Tag Archives: solar panels

Seething Over Solar Seems Senseless In Kehrs Mill Estates

guest blog by Nila Ridings
Most of our readers can relate to being an activist working towards changes in America’s HOAs. We understand being passionate about sharing our knowledge of the abuses and corruption. We can relate to Frances and Jim Babb in many ways. For one, they live in an HOA. And they are strong supporters of solar energy. They believe it is right for America for many reasons. And it’s the most efficient way for them to provide energy to their upscale Victorian mansion in Clarkson Valley; a posh Saint Louis suburb.The Saint Louis Dispatch stated, “The Babbs’ ordeal has turned Frances Babb into a advocate. She’s lobbied state legislators over the past year for the Senate Bill 579, which bars homeowners associations from prohibiting solar energy.” The bill passed. End of the story…or is it? No, it isn’t.

The Babbs requested approval for the installation of the solar panels from their HOA board at Kehrs Mill Estates. There was no response within the time allowed by their CC&Rs. Next they applied for a permit from the City of Clarkson Valley where they ran into a snag that ultimately had to be resolved with litigation and a great deal of nonsense. The Babbs prevailed. The City of Clarkson Valley appealed the court’s decision but were again ordered to issue the permit. The Babbs installed the solar panels and looked forward to living in peace while setting a trend towards using cleaner energy and doing their part to make America less dependent on Arab oil.

Suddenly, guess who has an issue with their solar panels? I know you guessed it right, THE KEHRS MILL ESTATES HOA! Some neighbors claim the solar panels might cause car accidents or bring rabies into the exclusive community. So, now do they want them removed? The Babbs’ house sits a football field length away from the road surrounded by trees so it’s barely visible to passersby.

Will there be another legal battle or will the Kehrs Mill Estates BOD realize how senseless it would be to file suit when the State of Missouri has passed a law that allows solar panels, the City of Clarkson Valley has lost court battles twice, and they didn’t follow their own CC&Rs? We know how this historically goes….after $100,000 or more is spent in legal bills somebody gets tired or goes broke in the fight.

I’ve spoken with Frances Babb and I am 99.9% sure she isn’t going to take her solar panels off of her roof! I’m cheering her on and I hope you will, too. HOAs expect their members to jump at every command and demand but when they don’t follow their own CC&Rs it can sure come back and bite them. Perhaps this will be a lesson learned?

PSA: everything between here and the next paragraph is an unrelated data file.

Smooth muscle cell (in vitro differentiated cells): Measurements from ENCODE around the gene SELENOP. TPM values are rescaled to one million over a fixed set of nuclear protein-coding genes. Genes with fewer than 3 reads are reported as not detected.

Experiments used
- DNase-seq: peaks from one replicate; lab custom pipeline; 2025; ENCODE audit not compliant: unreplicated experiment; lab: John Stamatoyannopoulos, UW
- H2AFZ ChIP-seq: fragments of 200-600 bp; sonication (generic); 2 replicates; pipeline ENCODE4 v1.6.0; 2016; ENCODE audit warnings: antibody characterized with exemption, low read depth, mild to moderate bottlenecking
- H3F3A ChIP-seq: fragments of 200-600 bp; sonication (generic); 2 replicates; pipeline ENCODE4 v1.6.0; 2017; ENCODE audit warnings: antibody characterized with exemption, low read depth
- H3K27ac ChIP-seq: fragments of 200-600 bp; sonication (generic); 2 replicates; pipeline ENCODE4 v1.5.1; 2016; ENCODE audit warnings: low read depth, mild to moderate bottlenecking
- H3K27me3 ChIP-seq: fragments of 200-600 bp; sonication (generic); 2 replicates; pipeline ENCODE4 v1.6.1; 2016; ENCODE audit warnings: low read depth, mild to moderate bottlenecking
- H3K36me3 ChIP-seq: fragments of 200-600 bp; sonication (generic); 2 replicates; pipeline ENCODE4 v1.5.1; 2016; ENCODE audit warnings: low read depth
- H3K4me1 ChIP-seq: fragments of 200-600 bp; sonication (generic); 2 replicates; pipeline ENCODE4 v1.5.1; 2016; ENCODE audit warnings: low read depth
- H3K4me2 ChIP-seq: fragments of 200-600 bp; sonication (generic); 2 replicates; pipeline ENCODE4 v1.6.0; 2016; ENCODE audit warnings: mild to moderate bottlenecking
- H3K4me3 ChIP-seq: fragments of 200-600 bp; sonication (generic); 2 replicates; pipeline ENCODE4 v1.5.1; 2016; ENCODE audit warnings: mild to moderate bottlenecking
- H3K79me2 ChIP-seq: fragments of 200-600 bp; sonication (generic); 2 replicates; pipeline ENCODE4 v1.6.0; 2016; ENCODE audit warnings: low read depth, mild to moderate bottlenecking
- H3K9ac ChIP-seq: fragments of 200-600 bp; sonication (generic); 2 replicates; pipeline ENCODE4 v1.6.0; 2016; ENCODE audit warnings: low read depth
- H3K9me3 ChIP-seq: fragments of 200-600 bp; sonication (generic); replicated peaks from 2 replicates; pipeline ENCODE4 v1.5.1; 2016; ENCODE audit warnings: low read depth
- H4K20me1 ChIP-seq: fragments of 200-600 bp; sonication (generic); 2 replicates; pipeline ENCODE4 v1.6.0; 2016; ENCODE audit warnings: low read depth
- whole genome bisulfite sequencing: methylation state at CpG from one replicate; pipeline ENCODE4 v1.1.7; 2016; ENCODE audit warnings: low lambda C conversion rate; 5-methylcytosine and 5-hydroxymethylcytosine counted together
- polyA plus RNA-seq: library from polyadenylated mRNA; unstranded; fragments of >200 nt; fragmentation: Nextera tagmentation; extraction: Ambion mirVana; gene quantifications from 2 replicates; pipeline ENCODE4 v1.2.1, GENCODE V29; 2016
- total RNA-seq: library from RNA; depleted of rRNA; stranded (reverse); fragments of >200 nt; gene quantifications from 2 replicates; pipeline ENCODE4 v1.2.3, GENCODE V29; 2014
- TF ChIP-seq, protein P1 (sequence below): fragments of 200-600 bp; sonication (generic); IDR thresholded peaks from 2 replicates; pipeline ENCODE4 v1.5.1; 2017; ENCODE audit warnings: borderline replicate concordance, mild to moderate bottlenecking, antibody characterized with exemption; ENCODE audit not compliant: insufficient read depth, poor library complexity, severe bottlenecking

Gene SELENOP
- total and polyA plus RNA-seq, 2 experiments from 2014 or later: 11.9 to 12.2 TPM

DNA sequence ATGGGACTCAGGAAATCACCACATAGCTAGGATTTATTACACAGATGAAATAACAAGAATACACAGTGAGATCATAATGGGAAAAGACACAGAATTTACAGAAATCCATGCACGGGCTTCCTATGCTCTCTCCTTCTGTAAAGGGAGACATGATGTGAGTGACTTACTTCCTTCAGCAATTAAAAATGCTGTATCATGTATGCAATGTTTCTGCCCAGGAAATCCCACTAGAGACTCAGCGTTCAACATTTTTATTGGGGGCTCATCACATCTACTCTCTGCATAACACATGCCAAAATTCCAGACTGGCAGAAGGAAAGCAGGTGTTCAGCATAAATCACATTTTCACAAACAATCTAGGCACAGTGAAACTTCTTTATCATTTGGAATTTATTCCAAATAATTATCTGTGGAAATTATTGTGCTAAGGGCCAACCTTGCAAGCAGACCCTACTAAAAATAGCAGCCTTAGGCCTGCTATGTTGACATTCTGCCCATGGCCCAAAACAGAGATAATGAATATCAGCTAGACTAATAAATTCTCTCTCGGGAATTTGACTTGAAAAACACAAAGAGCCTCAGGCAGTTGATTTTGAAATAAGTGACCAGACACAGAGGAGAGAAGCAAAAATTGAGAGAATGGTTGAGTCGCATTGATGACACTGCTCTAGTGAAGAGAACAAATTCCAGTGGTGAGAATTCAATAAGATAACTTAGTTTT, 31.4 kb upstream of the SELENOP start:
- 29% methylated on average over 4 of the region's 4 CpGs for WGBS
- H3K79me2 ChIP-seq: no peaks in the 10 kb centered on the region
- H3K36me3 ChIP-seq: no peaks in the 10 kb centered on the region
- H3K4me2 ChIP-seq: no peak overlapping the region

Oh! And a word of caution to our pilot readers. Please do not mistake the Babbs’ solar panels as the runway lights for Lambert Field. Landing your Boeing 757 on one of the HOA private streets is strictly prohibited!

The three attached links are well worth reading!)

(St Louis Post-Dispatch story on the solar fight)

(followup story on solar fight)

(story in Clean Technica)

A Smackdown in Texas

Increasing numbers of homeowners associations across the country have learned there’s profit in being confrontational. Lots of profit.  HOA attorneys advise their clients to attack every violation of the covenants with a vengeance. Insignificant fines often turn into tens of thousands of dollars in fees, fines, collection costs and attorneys’ expenses. Some of those confrontations defy common sense.

Ted Faraz of Irving, Texas, found that out the hard way. He installed some solar panels on his roof. His intent wasn’t malicious. He wasn’t doing it to intentionally anger his HOA. He actually invested $15,000 in an effort to be more environmentally responsible.

His solar panels couldn’t be seen from the street. In fact, only one neighbor could see them and that neighbor said they didn’t bother him at all.

But the Ranch Valley HOA felt differently. They began fining Faraz $50 for each day the solar panels remained. It got worse. The HOA filed a lien and began to foreclose on Faraz’s house.

Faraz felt it was a blatant case of extortion. There was no real point for the HOA to prove. It was always about publicly slamming down a homeowner who strayed outside the rules.

The Homeowners Association has proven one thing, though: that young starry-eyed prospective homeowners would be wise to avoid the Ranch Valley HOA.

Avoid it like the plague.

With homeowners associations across the country taking a nose-dive in real estate values specifically because of this kind of community fascism, homeowners would be well-advised to look elsewhere for a new place to live.

Ward Lucas
Author of
Neighbors At War: The Creepy Case Against Your Homeowners Association